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Smoking prevalence

 Canadian Tobacco, Alcohol and Drugs Survey, 2013; Youth Smoking Survey, 2012-13. See data table with 95% confidence intervals below.In 2012-13, the smoking rate among students in Grades 6-9 was 1.9% overall, although it varied substantially by grade from too low to report to 4.2%. Among adolescents aged 15-19, 10.7% were current smokers in 2013, again with substantial variation by age, from 4.6% among 15- and 16-year-olds to 18.5% of 19-year-olds. Daily smoking accounted for about half of smoking among youth, increasing with age (Figure 8.1).

Smoking prevalence among students in Grades 6-9 remained fairly steady throughout the 2000s, at less than half of the 1994 rate. Prevalence did not decrease significantly between 2010-11 and 2012-13, overall74 or for daily75 or non-daily smoking76 (Figure 8.2).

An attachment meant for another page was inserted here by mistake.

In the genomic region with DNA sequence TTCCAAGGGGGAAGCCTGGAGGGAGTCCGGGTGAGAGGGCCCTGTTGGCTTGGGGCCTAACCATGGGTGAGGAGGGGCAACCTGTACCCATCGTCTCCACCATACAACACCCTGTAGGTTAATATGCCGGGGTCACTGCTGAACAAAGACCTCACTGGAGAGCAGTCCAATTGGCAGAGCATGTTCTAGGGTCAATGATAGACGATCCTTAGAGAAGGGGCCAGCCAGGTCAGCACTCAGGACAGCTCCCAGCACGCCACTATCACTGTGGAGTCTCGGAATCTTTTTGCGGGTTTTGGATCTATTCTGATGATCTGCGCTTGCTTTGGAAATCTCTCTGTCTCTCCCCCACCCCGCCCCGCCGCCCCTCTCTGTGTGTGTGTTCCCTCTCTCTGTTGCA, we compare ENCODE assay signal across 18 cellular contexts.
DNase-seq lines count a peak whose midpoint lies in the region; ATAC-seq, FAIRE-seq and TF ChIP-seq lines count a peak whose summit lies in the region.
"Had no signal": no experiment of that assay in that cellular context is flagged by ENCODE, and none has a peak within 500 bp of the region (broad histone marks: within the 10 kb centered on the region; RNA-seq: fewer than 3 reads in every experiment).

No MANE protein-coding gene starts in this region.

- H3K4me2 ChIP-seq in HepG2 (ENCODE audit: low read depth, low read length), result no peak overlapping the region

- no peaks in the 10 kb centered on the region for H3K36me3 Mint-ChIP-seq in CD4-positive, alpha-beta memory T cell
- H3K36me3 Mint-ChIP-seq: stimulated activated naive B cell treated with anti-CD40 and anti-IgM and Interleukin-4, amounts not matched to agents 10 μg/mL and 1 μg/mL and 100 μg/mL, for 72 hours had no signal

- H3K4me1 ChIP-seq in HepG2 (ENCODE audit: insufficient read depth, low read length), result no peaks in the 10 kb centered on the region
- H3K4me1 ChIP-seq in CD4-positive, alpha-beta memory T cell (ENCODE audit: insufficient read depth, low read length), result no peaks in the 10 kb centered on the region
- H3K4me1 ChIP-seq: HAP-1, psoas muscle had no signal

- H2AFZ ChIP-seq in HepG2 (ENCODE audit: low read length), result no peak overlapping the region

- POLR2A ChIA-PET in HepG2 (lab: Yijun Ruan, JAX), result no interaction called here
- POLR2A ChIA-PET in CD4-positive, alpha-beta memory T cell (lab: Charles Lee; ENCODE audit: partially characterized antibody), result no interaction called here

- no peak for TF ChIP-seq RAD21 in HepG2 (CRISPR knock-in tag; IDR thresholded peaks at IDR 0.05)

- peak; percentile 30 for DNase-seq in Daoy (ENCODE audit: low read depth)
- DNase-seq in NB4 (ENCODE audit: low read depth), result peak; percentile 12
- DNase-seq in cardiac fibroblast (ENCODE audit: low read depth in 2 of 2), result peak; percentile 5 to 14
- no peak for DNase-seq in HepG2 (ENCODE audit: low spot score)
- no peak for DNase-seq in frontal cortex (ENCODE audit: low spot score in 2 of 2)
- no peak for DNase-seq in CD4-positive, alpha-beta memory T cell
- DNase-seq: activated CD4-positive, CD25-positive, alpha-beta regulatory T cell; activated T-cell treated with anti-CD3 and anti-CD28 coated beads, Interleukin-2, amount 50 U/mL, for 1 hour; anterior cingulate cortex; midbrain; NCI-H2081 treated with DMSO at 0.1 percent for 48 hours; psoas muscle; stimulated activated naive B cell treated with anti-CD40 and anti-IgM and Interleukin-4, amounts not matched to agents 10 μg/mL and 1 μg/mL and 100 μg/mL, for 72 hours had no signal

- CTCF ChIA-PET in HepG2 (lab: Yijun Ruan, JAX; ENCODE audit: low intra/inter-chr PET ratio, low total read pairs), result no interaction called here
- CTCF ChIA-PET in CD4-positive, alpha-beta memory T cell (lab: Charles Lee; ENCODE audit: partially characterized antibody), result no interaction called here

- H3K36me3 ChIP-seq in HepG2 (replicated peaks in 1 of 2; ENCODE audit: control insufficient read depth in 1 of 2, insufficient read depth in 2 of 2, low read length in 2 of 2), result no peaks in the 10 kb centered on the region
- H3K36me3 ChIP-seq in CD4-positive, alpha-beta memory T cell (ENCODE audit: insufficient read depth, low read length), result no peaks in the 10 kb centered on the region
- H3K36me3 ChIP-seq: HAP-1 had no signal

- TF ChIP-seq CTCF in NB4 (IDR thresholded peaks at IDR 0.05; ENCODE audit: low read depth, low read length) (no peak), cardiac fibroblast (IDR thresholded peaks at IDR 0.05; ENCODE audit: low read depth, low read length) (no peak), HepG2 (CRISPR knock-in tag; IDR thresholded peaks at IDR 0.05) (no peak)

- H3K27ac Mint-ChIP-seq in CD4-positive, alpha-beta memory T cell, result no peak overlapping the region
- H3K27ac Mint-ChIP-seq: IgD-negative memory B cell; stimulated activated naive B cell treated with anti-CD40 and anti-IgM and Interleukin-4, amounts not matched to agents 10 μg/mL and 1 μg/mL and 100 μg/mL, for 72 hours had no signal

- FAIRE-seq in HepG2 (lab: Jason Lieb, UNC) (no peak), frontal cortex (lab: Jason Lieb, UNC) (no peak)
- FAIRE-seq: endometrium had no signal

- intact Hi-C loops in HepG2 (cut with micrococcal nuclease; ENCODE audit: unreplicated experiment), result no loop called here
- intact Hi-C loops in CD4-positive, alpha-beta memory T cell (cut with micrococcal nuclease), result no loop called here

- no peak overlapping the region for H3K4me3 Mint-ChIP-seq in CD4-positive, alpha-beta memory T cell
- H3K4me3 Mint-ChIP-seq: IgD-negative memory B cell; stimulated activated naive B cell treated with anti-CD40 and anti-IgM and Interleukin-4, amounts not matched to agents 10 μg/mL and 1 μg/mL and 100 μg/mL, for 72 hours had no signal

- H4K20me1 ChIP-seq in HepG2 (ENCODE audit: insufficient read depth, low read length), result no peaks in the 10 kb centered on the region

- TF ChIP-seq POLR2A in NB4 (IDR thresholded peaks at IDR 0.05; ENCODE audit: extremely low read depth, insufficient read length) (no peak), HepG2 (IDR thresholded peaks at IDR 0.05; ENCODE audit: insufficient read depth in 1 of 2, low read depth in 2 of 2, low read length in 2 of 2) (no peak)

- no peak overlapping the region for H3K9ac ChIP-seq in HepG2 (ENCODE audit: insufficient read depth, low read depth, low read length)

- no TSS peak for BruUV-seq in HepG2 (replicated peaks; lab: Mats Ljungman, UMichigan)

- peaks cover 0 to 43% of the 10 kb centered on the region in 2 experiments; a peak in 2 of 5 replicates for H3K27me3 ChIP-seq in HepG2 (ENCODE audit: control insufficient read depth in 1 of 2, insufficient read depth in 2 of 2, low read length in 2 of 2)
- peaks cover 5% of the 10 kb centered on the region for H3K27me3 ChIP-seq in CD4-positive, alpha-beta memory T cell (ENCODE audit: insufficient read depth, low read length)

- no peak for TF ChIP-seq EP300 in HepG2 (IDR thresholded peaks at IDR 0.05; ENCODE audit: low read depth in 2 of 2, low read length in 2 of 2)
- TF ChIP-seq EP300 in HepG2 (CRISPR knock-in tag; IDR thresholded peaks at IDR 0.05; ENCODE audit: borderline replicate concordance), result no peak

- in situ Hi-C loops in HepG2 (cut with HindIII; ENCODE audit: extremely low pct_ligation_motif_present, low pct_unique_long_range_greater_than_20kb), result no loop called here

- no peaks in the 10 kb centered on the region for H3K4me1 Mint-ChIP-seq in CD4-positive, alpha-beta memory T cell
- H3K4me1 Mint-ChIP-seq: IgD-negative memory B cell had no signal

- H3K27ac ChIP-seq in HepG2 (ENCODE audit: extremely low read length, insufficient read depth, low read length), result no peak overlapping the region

Among youth aged 15-19, smoking prevalence declined steadily from 1999 to 2003, where it remained at around 18% until 2005, before dropping to around 15% for the next few years and then beginning to decline again around 2009 (Figure 8.2). Between 2012 and 2013, there was no significant change in overall,77 daily,78 or non-daily79 smoking prevalence. In previous years, most of the decline in smoking observed among 15- to 19-year-olds appears to be due to decreasing daily smoking.

 Current smoking prevalence (daily and non-daily), grades 6-9 and age 15-19, 1994-2013. Current daily/non-daily smoker and smoked in past 30 days . Data sources: Canadian Tobacco Use Monitoring Survey, 1999-2012; Canadian Tobacco, Alcohol and Drugs Survey, 2013; Youth Smoking Survey, 1994, 2002, 2004-05, 2006-07, 2008-09, 2010-11, 2012-13. See data table with 95% confidence intervals below.